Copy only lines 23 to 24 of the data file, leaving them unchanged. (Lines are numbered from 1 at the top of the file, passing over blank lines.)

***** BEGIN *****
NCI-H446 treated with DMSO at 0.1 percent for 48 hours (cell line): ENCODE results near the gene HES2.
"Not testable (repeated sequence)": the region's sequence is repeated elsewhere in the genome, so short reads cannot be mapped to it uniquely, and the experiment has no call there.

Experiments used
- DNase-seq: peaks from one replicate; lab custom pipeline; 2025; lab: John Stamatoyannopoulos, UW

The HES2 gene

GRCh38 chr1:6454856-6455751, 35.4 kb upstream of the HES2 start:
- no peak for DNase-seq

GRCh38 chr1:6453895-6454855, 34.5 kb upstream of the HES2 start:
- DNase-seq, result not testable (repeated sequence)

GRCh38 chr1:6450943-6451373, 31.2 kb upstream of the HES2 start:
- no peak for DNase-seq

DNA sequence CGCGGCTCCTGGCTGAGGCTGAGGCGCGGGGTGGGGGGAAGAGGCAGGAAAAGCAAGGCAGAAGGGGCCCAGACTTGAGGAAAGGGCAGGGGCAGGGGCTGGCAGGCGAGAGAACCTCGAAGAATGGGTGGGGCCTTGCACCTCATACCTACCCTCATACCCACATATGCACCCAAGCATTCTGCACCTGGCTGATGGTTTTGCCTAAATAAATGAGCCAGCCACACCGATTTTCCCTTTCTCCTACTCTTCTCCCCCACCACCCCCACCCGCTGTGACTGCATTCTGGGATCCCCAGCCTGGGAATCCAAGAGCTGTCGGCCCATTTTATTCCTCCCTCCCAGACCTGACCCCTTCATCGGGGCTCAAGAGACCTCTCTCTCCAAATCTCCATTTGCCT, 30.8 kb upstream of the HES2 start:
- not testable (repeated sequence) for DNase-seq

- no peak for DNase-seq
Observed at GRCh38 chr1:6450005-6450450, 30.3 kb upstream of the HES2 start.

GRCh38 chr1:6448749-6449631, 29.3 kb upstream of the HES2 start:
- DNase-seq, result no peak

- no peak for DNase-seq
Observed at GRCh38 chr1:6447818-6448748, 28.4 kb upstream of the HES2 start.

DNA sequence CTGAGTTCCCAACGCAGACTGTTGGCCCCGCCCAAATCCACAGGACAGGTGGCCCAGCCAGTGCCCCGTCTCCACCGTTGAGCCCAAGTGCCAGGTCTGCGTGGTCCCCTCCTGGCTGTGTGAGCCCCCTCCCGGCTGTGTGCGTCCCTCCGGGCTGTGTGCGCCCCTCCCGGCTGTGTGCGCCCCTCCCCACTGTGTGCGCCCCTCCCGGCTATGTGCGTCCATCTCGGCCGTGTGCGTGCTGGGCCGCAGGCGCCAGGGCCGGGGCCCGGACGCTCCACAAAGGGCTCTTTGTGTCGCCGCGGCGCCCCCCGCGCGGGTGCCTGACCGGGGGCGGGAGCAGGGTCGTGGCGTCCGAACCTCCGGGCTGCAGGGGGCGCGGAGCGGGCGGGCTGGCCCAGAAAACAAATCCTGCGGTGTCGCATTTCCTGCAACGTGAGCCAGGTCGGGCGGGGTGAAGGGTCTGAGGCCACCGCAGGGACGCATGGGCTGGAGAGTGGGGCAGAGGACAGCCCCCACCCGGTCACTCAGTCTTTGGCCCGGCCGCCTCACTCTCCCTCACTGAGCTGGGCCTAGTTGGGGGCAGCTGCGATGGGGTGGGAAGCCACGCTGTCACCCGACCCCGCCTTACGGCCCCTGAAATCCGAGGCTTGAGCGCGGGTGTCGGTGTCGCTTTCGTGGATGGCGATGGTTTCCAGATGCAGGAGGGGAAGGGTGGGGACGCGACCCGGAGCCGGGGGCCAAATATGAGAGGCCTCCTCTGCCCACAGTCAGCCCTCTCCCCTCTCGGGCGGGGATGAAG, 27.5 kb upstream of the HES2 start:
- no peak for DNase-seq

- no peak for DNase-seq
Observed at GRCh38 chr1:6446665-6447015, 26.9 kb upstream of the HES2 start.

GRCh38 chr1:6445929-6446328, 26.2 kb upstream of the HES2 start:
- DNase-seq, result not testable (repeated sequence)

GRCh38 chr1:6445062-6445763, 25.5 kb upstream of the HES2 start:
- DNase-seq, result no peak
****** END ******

Observed at GRCh38 chr1:6446665-6447015, 26.9 kb upstream of the HES2 start.

GRCh38 chr1:6445929-6446328, 26.2 kb upstream of the HES2 start: